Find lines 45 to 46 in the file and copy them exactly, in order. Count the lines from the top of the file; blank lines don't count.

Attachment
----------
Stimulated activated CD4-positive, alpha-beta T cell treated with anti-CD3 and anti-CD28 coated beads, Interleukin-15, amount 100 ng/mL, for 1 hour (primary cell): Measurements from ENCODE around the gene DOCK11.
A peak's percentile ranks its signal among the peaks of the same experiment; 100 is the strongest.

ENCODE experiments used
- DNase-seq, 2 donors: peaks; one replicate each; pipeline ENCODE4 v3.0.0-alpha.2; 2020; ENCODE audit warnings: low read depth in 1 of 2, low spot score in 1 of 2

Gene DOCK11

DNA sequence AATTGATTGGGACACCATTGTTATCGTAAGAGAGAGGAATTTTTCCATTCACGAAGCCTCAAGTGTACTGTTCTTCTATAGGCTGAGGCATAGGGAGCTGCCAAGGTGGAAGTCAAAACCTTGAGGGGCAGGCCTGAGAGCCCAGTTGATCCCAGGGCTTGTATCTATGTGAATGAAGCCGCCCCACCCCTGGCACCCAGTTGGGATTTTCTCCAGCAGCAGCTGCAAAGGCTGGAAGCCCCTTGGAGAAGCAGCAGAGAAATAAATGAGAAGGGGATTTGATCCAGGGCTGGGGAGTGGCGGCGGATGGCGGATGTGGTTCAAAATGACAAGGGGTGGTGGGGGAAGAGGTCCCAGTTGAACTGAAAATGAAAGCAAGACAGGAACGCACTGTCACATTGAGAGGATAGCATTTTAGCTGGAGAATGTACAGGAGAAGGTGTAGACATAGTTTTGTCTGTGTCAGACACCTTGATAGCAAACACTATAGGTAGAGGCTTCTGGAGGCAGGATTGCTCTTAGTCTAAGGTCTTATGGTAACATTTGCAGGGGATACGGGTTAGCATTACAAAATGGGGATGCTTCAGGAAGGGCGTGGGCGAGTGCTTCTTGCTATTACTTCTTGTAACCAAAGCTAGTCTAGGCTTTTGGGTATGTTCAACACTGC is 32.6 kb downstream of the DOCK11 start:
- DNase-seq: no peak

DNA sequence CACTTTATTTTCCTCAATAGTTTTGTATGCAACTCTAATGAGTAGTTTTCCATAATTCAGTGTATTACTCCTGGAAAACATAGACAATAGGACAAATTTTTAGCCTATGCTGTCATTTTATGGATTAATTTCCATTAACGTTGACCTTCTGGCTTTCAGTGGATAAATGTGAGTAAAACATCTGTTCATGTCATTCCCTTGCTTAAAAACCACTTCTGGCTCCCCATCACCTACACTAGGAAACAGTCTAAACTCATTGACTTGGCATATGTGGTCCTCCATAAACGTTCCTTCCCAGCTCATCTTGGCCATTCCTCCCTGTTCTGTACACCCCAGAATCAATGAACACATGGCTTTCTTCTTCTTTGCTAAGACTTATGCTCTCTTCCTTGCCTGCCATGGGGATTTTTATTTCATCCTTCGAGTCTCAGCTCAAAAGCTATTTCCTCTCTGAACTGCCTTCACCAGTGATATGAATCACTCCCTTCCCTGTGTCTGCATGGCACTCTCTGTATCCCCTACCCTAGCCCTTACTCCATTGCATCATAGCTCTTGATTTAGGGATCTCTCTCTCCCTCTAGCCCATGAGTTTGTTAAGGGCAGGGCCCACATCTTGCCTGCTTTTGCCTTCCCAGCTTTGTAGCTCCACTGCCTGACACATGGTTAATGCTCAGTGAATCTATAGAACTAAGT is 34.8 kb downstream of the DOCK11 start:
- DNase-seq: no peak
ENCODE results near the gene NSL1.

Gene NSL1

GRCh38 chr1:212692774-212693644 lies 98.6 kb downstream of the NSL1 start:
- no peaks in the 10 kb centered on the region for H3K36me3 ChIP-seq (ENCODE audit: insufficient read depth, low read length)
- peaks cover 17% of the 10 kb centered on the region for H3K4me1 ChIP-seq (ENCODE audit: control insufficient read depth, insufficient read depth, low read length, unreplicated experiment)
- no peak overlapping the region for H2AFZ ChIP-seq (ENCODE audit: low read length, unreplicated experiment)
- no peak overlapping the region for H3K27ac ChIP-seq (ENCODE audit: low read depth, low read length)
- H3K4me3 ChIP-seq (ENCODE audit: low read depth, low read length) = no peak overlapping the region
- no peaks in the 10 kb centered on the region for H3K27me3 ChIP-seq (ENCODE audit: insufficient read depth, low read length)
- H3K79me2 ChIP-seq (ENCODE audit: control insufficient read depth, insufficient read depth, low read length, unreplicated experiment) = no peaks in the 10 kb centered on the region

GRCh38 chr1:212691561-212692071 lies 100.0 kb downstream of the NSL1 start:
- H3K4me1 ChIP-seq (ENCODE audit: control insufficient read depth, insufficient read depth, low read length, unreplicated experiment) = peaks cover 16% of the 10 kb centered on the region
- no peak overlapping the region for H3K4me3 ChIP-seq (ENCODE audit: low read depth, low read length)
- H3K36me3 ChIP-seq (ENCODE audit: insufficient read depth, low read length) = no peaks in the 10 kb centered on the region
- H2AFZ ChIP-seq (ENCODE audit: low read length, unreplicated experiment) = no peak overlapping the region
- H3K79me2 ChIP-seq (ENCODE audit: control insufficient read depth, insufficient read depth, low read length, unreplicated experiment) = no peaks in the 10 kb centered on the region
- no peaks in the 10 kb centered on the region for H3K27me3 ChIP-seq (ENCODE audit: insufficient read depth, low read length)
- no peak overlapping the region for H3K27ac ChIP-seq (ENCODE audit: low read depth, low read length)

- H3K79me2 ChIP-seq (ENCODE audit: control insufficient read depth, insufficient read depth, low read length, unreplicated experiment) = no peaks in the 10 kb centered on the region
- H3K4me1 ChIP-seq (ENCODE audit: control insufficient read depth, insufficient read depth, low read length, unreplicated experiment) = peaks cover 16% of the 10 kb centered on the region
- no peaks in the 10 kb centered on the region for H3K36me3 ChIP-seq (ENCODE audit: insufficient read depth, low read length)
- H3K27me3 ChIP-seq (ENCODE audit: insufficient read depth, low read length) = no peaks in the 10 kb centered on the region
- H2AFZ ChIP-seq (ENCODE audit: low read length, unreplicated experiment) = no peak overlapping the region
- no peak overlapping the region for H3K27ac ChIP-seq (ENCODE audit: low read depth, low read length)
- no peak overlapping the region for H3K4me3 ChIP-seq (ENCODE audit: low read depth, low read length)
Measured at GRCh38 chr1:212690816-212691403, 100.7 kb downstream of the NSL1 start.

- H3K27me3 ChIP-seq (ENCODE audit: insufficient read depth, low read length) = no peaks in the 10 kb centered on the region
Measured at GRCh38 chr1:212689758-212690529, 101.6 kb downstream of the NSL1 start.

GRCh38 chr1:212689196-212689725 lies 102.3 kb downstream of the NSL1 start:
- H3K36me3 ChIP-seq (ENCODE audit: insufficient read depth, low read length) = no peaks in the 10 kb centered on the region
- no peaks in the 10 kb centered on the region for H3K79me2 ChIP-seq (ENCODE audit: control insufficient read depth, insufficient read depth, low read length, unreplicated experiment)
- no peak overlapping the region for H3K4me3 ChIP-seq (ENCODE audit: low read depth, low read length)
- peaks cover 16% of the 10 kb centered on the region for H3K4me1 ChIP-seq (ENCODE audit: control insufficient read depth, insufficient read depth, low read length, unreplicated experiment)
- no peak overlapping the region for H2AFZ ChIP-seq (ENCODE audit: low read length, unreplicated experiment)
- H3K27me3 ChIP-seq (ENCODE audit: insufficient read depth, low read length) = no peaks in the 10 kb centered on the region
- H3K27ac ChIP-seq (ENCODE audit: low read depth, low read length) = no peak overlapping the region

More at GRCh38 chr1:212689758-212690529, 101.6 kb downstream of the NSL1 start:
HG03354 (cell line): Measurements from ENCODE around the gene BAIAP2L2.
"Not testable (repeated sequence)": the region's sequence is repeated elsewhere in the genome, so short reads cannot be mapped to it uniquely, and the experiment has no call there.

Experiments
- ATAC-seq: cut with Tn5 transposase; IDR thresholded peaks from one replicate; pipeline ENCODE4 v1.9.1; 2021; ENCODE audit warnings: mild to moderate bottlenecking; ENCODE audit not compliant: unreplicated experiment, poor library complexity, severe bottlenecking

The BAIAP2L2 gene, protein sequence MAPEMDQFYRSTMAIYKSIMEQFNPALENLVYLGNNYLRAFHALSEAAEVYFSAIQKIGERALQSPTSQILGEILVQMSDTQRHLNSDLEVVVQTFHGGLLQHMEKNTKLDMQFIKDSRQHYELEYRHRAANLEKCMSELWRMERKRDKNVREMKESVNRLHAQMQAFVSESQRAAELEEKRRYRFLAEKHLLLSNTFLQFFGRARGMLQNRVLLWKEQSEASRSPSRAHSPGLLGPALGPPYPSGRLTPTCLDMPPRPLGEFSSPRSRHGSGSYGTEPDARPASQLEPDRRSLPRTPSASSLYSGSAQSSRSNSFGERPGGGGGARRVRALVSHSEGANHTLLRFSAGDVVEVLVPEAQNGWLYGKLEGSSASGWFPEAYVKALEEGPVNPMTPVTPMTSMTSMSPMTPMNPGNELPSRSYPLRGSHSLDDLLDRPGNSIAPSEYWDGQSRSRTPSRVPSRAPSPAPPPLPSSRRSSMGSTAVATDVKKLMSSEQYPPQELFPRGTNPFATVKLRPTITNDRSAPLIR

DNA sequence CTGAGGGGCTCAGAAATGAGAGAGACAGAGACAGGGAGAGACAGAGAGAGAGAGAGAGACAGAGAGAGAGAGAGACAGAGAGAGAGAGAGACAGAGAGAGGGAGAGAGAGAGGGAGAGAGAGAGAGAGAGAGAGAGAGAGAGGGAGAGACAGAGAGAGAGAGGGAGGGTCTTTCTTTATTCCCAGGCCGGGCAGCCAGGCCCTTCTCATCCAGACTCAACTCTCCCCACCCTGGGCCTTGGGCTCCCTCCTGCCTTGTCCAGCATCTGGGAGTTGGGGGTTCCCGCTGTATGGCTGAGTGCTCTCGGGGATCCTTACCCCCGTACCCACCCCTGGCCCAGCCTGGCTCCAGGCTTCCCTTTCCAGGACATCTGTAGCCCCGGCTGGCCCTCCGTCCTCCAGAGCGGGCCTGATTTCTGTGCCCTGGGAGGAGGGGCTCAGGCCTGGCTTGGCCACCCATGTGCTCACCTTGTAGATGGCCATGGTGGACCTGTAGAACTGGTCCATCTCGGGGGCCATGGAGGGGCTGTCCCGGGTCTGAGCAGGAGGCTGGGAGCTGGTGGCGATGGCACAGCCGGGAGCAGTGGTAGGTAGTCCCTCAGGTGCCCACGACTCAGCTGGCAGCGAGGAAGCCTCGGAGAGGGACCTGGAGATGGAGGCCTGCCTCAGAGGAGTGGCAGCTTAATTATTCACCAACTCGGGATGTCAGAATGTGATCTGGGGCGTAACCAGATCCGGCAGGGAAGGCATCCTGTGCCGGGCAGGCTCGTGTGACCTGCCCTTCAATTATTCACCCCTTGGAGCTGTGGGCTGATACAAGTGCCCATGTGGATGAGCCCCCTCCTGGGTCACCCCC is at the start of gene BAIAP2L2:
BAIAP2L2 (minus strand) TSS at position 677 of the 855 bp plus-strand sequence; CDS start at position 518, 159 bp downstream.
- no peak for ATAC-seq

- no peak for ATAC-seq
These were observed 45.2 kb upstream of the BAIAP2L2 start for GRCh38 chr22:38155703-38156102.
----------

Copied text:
- H3K27ac ChIP-seq (ENCODE audit: low read depth, low read length) = no peak overlapping the region

More at GRCh38 chr1:212689758-212690529, 101.6 kb downstream of the NSL1 start: